Arts, Culture & Media

A New Magazine Hopes to Spark Frank Talk About Race and Identity in Adoption

This story is a part of

Global Nation

This story is a part of

Global Nation

gaz_HiRez.jpg

Gazillion Voices magazine hopes to help the adoptee community express their thoughts and perspectives on their own terms. (Photo: Kim Jackson)

A new magazine aims to provide a voice for adult adoptees around the country. It's also no coincidence that many of the magazine's contributors are from Minnesota, a state with a rich history of international adoption. Minnesota Public Radio's Laura Yuen reports.

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Kevin Vollmers is evidence of Minnesota's connection with overseas adoptions. He often jokes that this so-called "Land of 10,000 Lakes" is also the land of a gazillion adoptees.

Born in South Korea, Vollmers was adopted at age seven by a family in western Minnesota. He says when people think of adoption, they tend to focus on the adoptive parents and the baby they bring home. But there is less attention to what becomes of those kids. "That's one of the biggest things about adoption that people forget to think about," says Vollmers. "We actually grow up and make something of ourselves. We have kids, we have families, we have our own professional lives."

So Vollmers has teamed up with other adult adoptees to launch an online magazine called Gazillion Voices. They want to help shape the conversation about adoption.
I recently sat down in St. Paul with Vollmers and two of the magazine's contributors. They expect the publication to be controversial. All of them say the success stories of adoption must be balanced with the stories of loss.

Blogger Laura Klunder, like Vollmers, was born in Korea and adopted by white parents. She says when she was growing up in Milwaukee's suburbs in the 80s, there was a storybook notion about international adoption. The narrative, Klunder says, goes like this. "We started when we fell out of the plane," she says. "We were destined for our adoptive families, and that we are just like you; we are exceptional. We're not like the other poor, undocumented communities that we were born from. And I had questions about that, even as a five-year-old, I was like, 'That's just really confusing, I need more information.'"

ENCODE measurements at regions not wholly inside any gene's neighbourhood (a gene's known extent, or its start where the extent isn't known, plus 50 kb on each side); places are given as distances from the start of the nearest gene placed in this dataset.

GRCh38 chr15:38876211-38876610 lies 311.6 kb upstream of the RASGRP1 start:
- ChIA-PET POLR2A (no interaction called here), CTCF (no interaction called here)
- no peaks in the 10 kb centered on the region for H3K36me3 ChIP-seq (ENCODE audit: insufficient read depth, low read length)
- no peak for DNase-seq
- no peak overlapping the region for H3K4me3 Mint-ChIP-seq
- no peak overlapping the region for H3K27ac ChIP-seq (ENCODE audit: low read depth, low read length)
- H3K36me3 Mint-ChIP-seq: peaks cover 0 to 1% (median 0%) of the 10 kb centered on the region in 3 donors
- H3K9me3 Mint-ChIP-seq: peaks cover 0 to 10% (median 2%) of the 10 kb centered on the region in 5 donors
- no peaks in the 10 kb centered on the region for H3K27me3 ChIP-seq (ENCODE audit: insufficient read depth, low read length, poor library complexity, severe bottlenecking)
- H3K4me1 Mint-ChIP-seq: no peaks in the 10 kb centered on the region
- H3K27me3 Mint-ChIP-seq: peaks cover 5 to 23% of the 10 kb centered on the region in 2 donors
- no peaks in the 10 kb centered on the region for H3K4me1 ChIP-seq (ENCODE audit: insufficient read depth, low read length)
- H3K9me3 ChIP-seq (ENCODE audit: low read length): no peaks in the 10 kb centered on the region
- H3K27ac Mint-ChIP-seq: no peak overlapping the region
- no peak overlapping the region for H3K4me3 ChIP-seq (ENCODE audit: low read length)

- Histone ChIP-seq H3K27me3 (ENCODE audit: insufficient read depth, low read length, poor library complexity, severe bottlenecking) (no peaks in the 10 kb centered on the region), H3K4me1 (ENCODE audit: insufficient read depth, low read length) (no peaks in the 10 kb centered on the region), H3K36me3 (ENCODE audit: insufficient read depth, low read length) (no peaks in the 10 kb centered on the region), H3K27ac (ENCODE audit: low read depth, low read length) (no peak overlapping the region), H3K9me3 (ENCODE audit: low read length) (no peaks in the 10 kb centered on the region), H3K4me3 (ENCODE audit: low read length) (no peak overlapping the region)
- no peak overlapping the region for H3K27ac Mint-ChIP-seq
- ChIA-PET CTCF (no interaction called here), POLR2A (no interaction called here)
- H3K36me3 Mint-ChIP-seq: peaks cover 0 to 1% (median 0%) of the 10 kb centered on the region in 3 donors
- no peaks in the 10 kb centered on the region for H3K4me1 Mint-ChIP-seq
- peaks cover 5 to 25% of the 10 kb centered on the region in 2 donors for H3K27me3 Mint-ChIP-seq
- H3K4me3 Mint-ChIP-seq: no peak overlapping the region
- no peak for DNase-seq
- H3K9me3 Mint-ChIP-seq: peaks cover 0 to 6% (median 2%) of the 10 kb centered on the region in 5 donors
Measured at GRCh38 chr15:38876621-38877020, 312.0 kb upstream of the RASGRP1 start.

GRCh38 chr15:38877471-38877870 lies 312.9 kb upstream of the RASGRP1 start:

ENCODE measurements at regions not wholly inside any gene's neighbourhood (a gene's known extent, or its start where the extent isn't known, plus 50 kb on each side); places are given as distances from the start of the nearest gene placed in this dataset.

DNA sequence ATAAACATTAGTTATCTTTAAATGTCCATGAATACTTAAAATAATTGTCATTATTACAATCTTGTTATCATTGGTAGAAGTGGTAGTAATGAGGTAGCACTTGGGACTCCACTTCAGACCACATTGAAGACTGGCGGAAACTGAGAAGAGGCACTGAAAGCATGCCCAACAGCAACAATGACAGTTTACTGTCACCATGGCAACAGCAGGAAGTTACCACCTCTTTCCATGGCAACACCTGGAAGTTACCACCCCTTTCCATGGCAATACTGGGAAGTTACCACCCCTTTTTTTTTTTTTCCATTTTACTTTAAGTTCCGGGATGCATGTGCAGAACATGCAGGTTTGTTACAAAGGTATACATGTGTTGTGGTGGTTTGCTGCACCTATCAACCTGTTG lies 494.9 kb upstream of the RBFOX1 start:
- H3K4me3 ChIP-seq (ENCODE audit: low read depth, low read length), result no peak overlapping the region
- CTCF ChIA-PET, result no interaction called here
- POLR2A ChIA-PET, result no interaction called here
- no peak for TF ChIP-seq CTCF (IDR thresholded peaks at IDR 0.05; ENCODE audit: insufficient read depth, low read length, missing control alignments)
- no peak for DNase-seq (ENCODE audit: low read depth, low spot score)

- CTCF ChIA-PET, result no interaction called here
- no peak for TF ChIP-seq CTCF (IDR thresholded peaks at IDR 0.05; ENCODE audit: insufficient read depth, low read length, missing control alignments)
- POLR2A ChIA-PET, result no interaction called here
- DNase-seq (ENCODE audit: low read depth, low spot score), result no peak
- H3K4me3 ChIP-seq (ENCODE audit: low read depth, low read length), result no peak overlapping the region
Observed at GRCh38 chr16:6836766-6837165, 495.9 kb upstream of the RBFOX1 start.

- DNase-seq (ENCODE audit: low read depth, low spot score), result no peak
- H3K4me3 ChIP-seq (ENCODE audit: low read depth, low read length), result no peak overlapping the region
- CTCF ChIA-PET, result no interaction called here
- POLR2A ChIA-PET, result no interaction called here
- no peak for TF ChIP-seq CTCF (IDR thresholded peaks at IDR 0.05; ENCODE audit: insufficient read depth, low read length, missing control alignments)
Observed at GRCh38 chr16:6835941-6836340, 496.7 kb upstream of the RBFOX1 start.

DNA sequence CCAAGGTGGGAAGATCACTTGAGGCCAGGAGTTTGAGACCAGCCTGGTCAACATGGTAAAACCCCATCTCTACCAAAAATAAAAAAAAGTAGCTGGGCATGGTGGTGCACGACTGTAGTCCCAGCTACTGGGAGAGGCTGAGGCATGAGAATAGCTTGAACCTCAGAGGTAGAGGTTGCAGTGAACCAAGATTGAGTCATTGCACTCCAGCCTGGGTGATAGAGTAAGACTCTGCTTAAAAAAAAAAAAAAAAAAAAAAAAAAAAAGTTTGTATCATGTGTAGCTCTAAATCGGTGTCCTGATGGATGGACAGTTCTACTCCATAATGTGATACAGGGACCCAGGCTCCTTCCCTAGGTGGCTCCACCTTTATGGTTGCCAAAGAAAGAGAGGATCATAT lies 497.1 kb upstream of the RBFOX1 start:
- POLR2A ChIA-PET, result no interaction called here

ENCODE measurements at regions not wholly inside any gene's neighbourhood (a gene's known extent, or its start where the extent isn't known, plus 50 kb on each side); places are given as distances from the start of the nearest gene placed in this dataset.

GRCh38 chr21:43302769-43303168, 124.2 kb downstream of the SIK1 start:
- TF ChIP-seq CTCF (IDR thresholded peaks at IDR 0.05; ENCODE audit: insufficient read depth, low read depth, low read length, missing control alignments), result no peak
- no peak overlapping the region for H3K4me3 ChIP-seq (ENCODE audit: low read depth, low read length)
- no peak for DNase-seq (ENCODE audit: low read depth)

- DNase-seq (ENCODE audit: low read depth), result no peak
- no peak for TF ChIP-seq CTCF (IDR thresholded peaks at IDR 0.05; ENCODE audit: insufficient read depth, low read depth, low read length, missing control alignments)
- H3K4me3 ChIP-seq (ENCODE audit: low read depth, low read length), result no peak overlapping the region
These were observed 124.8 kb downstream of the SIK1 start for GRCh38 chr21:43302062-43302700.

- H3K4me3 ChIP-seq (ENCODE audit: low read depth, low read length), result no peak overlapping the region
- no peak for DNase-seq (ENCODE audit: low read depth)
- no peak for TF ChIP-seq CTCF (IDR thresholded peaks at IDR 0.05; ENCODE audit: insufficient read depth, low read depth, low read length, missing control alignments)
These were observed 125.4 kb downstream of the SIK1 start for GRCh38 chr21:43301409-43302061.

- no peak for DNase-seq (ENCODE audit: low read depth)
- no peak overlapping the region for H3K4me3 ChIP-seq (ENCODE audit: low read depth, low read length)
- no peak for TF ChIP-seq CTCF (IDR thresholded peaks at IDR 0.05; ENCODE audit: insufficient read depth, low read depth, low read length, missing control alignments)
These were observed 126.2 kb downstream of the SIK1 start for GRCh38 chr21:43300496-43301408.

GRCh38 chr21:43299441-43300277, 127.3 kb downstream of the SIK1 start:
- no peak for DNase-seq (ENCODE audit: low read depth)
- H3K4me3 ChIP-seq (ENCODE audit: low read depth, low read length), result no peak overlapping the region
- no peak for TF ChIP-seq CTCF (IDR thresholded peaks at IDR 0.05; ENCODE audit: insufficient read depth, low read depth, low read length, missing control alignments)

Sitting next to Klunder is writer Shannon Gibney. She is half-black, half-white, and raised by white parents in Michigan. Even though she was born in the US, she relates to the struggles of international adoptees like Klunder. Gibney says Gazillion Voices aims to inject race into the conversation.

"I have a great relationship with my parents. They were amazing parents, in a lot of ways. But the whole narrative of our family, and every family has a narrative, was that we don't see color, we're all equal, we're all the same," says Gibney. "But that didn't help me, especially when I hit puberty and started to notice people are treating me differently than they're treating you." Gibnely feels that there should have been more talk within her family about the fact that when she was adopted her family became interracial at that moment.

Kevin Vollmers hopes that Gazillion Voices magazine will spark more frank talk like this. For years, he worked at an adoption agency and felt that some agencies weren't doing enough to prepare white families raising children from abroad or from minority groups in the US.
"If you are going to be placing an African-American child in the middle of nowhere in northern Minnesota where they are going to be the 'diversity,' you'd best make sure there are resources available for those kids," he says.

Adoption agencies agree that it's a fair criticism, but also add that they have adapted over time. In Minnesota, the state's Lutheran Social Service and Children's Home Society and Family Services provide 30 hours of training to adoptive families before a child's placement. Race is part of that training, along with trauma, grief and loss.

As we chat about all of this, all three adoptees bristle at one question: Are they for or against adoption?

"We get asked that question a lot," says Gibney. "And we kind of hate it, because it really puts us in this binary that erases a lot of these complexities. The reality is that we are here."

"It is very complex, adoption is," says Vollmers. "To break it down to pro-adoption and anti-adoption, is in many respects a very disingenuous conversation to have. It doesn't allow for broader conversations. I personally have been labeled as anti-adoption, which is completely false. But that does not mean I can't look at, for example South Korea, where I'm from, and say there is a problem when single women who actually want to keep their kids cannot do that because of societal pressures and familial pressures."

Bottom line, Vollmers says, is that he is pro-adoptee. And so is the Gazillion Voices publication. The inaugural issue features contributions from adoptees, but also from a birth parent and adoptive parents. Vollmers acknowledges a lot of adoptees think positively on their experiences, and says this magazine has a place for them, too.